Please feel free to leave a comment below or, as always, you are welcome to join the freewheeling discussions, arguments, and debates about social VR and virtual worlds taking place among the over 400 people who hang out on the RyanSchultz.com Discord server, the first cross-worlds discussion forum! We’d love to see you there.

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Comparing the New High Fidelity with Online Town and Gather: “Choices!”

You know, if somebody had asked me to make predictions about the future state of virtual meeting spaces, I would not have predicted a return to two-dimensional spaces. And yet, here we are! (Everything old is new again, it would appear.)

Somebody on the RyanSchultz.com Discord server pointed out that the new High Fidelity is not the only game in town when it comes to 2D meeting spaces with audio. A team of three engineers from San Bruno, California have built a couple of such platforms, called Online Town (for smaller gatherings) and Gather (for larger ones).

You can tell from the websites that they are optimized for mobile devices, and it seems pretty clear that the same design decisions were made for Online Town and Gather as they had been for the new High Fidelity: to sacrifice the visual experience for the sake of including people using as many different devices as possible.

What sets Online Town and Gather apart from the new High Fidelity, however, is the integration of video, which (like the audio) fades in and out as you approach and leave conversations in the two-dimensional space, as shown in this video (there’s no audio):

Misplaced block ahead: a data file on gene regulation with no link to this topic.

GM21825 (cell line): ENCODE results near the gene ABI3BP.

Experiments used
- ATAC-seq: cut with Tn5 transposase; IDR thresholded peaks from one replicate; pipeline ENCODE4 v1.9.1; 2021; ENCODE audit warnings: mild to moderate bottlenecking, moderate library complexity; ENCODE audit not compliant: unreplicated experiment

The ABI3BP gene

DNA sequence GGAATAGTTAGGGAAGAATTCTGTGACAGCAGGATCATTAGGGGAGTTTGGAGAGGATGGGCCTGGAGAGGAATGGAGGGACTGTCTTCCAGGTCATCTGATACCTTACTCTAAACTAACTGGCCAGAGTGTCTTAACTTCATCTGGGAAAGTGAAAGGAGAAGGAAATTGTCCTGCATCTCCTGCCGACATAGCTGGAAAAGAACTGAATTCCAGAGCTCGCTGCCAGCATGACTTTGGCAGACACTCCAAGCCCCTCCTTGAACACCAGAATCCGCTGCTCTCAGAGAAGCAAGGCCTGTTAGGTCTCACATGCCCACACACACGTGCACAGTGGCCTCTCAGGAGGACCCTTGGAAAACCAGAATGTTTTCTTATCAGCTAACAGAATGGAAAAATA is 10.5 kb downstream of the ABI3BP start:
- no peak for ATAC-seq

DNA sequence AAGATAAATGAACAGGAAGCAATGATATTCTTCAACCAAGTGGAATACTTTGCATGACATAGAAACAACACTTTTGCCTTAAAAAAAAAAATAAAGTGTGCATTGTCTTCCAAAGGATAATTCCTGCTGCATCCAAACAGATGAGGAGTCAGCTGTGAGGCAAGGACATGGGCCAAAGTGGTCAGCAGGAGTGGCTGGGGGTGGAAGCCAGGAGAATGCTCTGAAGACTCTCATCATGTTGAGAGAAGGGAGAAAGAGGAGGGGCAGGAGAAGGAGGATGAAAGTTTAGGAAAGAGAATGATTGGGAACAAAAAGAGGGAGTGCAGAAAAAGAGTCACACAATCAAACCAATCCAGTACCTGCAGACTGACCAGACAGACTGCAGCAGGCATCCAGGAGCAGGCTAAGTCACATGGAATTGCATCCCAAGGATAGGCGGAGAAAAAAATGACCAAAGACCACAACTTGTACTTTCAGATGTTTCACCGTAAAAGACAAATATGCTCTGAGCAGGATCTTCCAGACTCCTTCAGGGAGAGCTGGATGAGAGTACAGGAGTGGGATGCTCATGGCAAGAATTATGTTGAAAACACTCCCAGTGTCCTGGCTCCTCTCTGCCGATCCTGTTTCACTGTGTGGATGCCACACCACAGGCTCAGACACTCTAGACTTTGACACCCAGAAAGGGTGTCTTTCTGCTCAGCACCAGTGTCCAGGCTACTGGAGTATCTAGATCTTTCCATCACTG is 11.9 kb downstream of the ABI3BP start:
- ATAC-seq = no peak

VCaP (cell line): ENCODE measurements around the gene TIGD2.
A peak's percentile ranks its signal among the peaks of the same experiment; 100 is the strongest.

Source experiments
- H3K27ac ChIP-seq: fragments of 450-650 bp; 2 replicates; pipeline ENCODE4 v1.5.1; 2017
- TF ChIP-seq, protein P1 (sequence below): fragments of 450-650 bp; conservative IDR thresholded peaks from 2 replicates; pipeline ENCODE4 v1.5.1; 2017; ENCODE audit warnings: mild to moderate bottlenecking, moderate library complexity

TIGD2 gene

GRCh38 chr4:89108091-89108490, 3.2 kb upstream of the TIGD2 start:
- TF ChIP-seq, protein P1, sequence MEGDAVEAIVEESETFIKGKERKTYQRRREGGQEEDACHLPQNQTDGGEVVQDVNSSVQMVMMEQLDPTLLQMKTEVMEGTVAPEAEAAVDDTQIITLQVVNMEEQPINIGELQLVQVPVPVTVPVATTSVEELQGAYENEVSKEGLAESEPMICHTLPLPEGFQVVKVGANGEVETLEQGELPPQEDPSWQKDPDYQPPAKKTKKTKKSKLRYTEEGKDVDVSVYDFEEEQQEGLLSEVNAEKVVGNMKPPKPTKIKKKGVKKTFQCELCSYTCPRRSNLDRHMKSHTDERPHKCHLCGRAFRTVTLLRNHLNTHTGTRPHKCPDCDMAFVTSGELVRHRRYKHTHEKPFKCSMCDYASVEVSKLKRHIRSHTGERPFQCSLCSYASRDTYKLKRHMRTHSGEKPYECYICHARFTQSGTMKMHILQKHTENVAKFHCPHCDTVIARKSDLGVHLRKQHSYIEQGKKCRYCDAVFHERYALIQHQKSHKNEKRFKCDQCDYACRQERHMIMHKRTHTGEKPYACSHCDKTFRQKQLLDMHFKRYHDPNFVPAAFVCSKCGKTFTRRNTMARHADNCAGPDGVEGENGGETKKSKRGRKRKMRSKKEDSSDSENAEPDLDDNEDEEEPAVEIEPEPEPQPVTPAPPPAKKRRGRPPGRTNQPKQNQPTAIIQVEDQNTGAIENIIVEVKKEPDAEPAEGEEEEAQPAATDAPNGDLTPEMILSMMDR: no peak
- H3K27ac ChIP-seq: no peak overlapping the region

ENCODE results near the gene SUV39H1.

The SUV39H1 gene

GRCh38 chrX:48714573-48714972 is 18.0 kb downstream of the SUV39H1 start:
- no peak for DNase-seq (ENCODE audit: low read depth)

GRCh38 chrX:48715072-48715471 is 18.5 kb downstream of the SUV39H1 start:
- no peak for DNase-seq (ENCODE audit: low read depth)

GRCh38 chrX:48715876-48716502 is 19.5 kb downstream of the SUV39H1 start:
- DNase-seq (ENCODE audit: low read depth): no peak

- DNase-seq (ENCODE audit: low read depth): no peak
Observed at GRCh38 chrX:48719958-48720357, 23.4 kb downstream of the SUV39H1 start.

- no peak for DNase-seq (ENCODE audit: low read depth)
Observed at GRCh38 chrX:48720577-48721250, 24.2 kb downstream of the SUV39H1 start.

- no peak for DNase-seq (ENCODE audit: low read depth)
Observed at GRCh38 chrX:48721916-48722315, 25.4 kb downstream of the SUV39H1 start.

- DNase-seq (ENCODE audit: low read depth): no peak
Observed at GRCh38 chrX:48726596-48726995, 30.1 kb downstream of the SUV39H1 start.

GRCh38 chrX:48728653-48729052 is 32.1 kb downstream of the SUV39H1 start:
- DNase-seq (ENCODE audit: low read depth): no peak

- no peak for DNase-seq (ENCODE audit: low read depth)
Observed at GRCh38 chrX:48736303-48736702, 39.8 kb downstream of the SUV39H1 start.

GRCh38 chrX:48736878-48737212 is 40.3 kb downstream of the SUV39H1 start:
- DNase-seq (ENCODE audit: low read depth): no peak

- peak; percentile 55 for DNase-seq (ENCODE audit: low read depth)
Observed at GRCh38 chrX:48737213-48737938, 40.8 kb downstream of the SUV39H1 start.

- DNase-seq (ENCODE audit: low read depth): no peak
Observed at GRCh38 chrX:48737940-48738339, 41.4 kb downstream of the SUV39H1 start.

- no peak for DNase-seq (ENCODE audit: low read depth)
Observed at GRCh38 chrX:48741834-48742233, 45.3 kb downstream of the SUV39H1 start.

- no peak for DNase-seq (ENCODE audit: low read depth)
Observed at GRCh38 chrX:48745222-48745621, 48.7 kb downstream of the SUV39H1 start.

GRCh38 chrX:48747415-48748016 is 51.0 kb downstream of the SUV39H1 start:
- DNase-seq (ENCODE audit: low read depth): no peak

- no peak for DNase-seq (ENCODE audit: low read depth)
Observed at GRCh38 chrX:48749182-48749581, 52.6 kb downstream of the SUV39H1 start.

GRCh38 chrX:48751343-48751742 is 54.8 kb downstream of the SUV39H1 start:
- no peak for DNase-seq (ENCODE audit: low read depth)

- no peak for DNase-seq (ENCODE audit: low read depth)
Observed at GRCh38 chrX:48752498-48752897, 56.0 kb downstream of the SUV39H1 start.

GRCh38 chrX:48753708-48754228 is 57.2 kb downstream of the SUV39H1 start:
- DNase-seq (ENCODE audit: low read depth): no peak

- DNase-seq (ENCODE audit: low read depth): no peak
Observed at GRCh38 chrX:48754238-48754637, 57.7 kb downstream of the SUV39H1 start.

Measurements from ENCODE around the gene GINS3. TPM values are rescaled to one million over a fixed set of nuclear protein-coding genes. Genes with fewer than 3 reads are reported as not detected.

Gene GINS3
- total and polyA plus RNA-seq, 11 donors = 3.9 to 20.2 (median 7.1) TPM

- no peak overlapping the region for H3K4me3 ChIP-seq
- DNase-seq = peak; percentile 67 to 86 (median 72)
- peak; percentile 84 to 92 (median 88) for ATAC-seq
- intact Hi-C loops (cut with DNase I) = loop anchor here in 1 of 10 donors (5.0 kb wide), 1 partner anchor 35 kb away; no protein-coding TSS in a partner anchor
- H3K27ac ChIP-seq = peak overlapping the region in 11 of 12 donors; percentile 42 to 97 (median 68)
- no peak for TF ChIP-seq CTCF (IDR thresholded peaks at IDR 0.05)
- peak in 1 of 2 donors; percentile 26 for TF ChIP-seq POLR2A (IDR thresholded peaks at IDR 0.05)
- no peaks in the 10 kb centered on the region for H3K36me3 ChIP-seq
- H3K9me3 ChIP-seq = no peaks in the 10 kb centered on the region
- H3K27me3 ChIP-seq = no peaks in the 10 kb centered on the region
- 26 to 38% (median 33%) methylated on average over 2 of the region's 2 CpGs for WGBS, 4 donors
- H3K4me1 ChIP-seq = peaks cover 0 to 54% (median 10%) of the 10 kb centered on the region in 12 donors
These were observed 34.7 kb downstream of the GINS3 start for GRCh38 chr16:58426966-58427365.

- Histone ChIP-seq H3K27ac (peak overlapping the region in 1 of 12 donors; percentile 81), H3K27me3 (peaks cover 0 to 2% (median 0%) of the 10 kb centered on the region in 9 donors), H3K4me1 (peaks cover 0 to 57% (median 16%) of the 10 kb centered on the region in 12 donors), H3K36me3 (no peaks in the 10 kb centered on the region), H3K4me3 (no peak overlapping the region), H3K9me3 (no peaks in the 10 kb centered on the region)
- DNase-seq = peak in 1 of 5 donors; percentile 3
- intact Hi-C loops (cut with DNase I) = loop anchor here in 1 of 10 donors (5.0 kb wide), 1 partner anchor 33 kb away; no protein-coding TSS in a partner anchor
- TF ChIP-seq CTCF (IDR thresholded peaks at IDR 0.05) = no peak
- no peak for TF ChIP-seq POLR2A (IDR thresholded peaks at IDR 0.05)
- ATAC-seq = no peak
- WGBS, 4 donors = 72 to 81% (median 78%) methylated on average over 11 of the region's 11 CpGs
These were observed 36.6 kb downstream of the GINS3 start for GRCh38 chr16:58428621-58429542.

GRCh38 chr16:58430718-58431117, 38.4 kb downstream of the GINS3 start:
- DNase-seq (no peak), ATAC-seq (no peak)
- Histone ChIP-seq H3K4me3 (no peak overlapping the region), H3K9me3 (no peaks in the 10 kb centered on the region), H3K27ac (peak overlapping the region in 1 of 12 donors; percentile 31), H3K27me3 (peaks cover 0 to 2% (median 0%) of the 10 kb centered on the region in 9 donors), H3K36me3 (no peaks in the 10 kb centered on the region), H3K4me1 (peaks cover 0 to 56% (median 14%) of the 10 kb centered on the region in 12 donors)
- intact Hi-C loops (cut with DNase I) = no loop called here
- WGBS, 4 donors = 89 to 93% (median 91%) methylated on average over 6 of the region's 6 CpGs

According to the Online Town website:

Online Town is a new video-calling experience designed to help people gather online. It does this by combining a standard video-calling interface with a low-fidelity 2D game.

As you move around the map with your keyboard, the webcam video and microphone audio of the other people in the room fades based on your distance to them.

Different maps make it easy to use Online Town for parties, reunions, happy hours, conferences, remote work and many other kinds of gatherings.

As far as I can tell, however, Online Town and Gather do not use the patented, spatial audio that the new High Fidelity uses. However, the new High Fidelity does not provide video. If you are in the market for something like this, you might want to test drive both and then make a decision as to which feature is more important to you (both are free, and both allow you easily create and share a virtual space, inviting your friends, family, and coworkers with a URL).

As I said up top, as a visually-oriented person, I find this sudden return to 2D environments perplexing. I particularly find High Fidelity’s complete pendulum swing from offering a social VR platform that supports tethered VR headsets to a 2D space with 3D audio to be…a choice.

As Tatianna the drag queen said numerous times while on my favourite reality TV show, RuPaul’s Drag Race: “Choices!” (drag queens have the best catchphrases!):

And yes, I will be adding both Online Town and Gather to my comprehensive list of social VR platforms and virtual worlds (obviously, they fall into the latter category). If you are following this blog, you already know that I am working on reorganizing this rather unwieldy, exhaustive list of over 150 platforms! Please bear with me.

Also, I might just shorten “the new High Fidelity” to the acronym TNHF and leave it at that. Keeping the exact same name, and reusing it for a completely different platform, is going to prove difficult (and very confusing) for people searching Google for information about this new product, for example. I would have picked a variation of the name myself (High Fidelity 2: Electric Boogaloo, perhaps?).